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    ABSTRACT: The physical health of people with bipolar disorder is poorer in comparison to the general population, with an increased prevalence of cardiovascular and metabolic diseases. Due to the established beneficial effects, there is growing interest in the promotion of physical activity and in particular the accurate measurement of physical fitness in this population. Currently, no existing measures of physical fitness used in the general population have been tested for validity and reliability among people with bipolar disorder. Therefore, we examined the reproducibility, feasibility and correlates of the Eurofit test battery in people with bipolar disorder. From 24 men (43.0±13.0 years) and 22 women (43.9±10.2 years) with bipolar disorder two trials of the Eurofit test, administered within three days, were analyzed. All Eurofit items showed good reproducibility with intraclass correlation coefficients ranging from 0.71 for the whole body balance test to 0.98 for the handgrip force test. Significant correlations with Eurofit test items were found with age, illness duration, body mass index, smoking behavior, mean daily lithium dosage, and depressive and lifetime hypomanic symptoms. The current study demonstrates that the Eurofit test can be recommended for evaluating the physical fitness of inpatients with bipolar disorder. Copyright © 2015 Elsevier Ireland Ltd. All rights reserved.
    Psychiatry Research 06/2015; 228(3). DOI:10.1016/j.psychres.2015.05.042 · 2.47 Impact Factor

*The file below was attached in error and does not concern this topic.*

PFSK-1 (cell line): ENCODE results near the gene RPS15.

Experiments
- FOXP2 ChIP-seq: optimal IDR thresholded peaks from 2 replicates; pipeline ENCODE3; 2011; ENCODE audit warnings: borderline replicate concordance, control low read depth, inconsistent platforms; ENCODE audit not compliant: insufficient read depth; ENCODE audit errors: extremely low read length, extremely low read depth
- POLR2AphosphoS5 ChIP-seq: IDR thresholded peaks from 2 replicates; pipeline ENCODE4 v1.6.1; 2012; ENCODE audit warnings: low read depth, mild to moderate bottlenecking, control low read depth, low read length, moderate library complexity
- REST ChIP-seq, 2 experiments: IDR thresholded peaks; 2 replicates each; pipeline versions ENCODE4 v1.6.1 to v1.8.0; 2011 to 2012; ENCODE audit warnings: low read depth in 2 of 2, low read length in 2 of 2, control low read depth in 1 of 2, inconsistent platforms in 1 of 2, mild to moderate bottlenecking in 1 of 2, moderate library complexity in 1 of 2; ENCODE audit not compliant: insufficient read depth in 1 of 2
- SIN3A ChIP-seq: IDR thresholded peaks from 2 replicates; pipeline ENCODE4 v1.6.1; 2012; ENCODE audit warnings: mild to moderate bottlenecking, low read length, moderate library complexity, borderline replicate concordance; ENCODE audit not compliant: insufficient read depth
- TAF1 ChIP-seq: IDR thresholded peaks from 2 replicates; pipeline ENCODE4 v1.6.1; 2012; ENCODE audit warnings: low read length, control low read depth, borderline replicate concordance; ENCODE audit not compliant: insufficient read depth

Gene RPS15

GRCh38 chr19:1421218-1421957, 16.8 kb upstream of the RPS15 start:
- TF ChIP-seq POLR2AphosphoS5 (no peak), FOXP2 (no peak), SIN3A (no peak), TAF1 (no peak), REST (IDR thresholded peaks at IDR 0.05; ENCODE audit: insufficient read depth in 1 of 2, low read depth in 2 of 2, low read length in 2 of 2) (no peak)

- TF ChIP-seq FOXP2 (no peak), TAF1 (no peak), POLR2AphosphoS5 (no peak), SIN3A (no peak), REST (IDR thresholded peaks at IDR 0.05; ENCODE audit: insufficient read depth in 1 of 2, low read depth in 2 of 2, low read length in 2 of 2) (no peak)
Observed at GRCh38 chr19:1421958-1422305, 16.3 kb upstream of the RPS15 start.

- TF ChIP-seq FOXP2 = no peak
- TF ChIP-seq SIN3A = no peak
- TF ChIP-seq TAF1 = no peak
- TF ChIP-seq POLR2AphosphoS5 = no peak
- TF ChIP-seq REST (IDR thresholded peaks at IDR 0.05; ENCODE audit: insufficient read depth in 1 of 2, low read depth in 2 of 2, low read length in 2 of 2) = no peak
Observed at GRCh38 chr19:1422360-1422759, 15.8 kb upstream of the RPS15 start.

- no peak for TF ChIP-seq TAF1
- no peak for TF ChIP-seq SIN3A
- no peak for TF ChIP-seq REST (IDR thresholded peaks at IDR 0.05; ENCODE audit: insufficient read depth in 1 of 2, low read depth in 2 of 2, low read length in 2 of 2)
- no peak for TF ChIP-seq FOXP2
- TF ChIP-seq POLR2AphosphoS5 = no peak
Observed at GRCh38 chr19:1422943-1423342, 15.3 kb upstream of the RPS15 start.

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    • "Clustering of cardiometabolic risk factors is termed the metabolic syndrome (MetS) (Alberti et al. 2005). Individuals with the MetS have a 3-to 6-fold increased risk of developing type 2 diabetes mellitus (Hanley et al. 2005; De Hert et al. 2011) and a 2-to 6-fold risk of mortality due to cardiovascular disease (CVD) (Hanley et al. 2005). On meta-analysis, a third of patients with schizophrenia have the MetS, with this proportion increasing with duration of illness (Mitchell et al. 2013). "
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    ABSTRACT: The aims of the study were to determine the prevalence of cardiometabolic risk factors and establish the proportion of people with psychosis meeting criteria for the metabolic syndrome (MetS). The study also aimed to identify the key lifestyle behaviours associated with increased risk of the MetS and to investigate whether the MetS is associated with illness severity and degree of functional impairment. Method Baseline data were collected as part of a large randomized controlled trial (IMPaCT RCT). The study took place within community mental health teams in five Mental Health NHS Trusts in urban and rural locations across England. A total of 450 randomly selected out-patients, aged 18���65 years, with an established psychotic illness were recruited. We ascertained the prevalence rates of cardiometabolic risk factors, illness severity and functional impairment and calculated rates of the MetS, using International Diabetes Federation (IDF) and National Cholesterol Education Program Third Adult Treatment Panel criteria. High rates of cardiometabolic risk factors were found. Nearly all women and most men had waist circumference exceeding the IDF threshold for central obesity. Half the sample was obese (body mass index ��� 30 kg/m2) and a fifth met the criteria for type 2 diabetes mellitus. Females were more likely to be obese than males (61% v. 42%, p < 0.001). Of the 308 patients with complete laboratory measures, 57% (n = 175) met the IDF criteria for the MetS. In the UK, the prevalence of cardiometabolic risk factors in individuals with psychotic illnesses is much higher than that observed in national general population studies as well as in most international studies of patients with psychosis.
    Psychological Medicine 05/2015; -1(12):1-11. DOI:10.1017/S0033291715000562 · 5.94 Impact Factor